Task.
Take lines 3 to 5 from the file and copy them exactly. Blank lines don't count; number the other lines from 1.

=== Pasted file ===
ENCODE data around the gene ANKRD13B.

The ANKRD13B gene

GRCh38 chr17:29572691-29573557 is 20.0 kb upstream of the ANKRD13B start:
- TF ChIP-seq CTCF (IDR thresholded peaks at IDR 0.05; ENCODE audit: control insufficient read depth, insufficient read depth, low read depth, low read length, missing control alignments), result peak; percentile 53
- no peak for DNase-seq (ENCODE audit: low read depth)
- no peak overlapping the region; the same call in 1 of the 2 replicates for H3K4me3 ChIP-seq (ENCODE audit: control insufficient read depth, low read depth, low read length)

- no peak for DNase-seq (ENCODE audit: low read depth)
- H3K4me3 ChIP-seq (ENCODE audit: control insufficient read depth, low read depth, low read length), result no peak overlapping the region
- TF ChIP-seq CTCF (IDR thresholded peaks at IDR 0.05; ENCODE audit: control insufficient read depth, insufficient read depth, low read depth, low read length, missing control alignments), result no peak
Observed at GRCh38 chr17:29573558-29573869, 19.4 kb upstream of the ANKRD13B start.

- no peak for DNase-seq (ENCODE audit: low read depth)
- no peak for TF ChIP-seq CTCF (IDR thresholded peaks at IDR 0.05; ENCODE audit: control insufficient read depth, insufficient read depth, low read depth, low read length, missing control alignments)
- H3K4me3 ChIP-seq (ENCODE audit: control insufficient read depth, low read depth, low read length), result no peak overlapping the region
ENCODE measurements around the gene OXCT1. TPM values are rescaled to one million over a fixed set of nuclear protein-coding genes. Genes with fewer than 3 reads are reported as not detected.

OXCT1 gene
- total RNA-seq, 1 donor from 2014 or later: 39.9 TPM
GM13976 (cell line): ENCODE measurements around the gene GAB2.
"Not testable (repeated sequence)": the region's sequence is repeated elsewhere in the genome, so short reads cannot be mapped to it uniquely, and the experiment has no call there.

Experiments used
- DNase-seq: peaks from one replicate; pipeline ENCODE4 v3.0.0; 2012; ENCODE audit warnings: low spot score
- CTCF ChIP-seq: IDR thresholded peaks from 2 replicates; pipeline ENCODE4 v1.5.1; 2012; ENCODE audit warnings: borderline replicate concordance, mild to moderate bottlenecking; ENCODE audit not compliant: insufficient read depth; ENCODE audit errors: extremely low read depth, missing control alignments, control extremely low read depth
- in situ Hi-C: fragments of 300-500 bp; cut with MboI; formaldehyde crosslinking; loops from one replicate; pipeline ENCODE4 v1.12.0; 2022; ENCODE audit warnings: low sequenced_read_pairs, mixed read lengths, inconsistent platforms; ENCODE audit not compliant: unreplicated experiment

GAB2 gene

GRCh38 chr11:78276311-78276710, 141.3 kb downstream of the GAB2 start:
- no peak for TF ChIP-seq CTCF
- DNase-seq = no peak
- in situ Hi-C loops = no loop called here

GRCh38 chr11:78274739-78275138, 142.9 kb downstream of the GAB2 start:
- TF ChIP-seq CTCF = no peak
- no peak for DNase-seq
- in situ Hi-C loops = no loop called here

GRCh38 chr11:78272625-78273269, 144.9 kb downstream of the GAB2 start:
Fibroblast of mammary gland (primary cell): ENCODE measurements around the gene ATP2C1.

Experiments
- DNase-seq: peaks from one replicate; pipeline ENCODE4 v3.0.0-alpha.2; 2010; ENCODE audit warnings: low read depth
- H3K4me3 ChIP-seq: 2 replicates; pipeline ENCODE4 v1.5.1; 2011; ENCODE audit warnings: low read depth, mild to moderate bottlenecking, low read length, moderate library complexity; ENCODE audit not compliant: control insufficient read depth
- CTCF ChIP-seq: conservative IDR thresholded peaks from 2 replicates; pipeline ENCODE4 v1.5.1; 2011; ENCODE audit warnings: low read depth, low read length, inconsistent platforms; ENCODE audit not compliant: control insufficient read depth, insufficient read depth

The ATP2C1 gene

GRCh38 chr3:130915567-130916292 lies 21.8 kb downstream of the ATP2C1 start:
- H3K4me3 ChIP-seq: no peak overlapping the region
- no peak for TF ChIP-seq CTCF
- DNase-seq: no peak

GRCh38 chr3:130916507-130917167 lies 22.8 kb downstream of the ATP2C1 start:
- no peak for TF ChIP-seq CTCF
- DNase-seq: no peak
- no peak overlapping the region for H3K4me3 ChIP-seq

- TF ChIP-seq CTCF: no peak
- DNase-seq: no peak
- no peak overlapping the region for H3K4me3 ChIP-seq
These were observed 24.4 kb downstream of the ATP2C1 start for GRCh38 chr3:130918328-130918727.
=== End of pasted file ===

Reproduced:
GRCh38 chr17:29572691-29573557 is 20.0 kb upstream of the ANKRD13B start:
- TF ChIP-seq CTCF (IDR thresholded peaks at IDR 0.05; ENCODE audit: control insufficient read depth, insufficient read depth, low read depth, low read length, missing control alignments), result peak; percentile 53
- no peak for DNase-seq (ENCODE audit: low read depth)